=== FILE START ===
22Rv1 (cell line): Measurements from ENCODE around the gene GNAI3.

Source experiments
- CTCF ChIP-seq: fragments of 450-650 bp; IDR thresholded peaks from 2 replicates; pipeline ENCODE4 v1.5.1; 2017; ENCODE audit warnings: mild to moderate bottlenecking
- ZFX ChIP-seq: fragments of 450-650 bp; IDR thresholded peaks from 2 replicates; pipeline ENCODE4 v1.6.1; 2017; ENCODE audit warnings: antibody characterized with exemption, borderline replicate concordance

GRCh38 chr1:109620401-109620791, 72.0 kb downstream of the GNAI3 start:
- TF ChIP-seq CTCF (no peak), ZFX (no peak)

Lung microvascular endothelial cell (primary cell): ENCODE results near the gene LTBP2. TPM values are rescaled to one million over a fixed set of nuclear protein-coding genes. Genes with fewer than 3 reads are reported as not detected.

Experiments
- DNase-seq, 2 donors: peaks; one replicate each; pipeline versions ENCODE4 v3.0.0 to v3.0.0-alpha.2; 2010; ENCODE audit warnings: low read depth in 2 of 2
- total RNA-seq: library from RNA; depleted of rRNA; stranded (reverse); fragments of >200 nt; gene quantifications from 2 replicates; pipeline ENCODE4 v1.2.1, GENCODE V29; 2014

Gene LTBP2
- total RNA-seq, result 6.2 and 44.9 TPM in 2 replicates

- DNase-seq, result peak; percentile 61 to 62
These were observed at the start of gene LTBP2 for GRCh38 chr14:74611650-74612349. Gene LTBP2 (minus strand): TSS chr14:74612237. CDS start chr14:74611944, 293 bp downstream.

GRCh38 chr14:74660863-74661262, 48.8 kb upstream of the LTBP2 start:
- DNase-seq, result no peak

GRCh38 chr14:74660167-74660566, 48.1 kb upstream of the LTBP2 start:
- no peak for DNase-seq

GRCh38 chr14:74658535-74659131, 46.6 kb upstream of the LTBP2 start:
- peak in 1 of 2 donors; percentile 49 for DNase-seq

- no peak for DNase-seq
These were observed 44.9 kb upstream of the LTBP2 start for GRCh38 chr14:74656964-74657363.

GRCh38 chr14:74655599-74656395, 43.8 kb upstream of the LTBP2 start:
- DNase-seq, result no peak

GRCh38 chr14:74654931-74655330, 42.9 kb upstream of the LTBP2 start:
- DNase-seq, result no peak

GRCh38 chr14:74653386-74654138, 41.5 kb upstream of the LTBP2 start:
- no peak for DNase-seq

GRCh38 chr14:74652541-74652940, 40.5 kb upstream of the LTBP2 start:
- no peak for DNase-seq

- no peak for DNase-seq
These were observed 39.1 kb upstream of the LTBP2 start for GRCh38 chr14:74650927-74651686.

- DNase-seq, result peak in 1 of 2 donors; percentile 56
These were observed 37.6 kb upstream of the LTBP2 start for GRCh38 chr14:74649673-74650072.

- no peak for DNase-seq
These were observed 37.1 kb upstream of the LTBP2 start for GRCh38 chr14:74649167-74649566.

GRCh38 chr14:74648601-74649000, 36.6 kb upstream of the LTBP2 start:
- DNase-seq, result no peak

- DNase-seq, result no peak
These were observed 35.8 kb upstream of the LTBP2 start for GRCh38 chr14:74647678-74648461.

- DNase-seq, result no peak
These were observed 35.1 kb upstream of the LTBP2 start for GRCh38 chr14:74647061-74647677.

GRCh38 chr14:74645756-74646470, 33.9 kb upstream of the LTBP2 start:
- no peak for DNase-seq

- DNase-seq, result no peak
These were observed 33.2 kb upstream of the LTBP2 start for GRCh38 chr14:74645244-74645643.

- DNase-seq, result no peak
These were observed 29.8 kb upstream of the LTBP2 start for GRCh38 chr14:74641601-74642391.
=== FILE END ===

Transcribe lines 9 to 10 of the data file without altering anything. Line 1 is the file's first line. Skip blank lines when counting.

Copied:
- DNase-seq, 2 donors: peaks; one replicate each; pipeline versions ENCODE4 v3.0.0 to v3.0.0-alpha.2; 2010; ENCODE audit warnings: low read depth in 2 of 2
- total RNA-seq: library from RNA; depleted of rRNA; stranded (reverse); fragments of >200 nt; gene quantifications from 2 replicates; pipeline ENCODE4 v1.2.1, GENCODE V29; 2014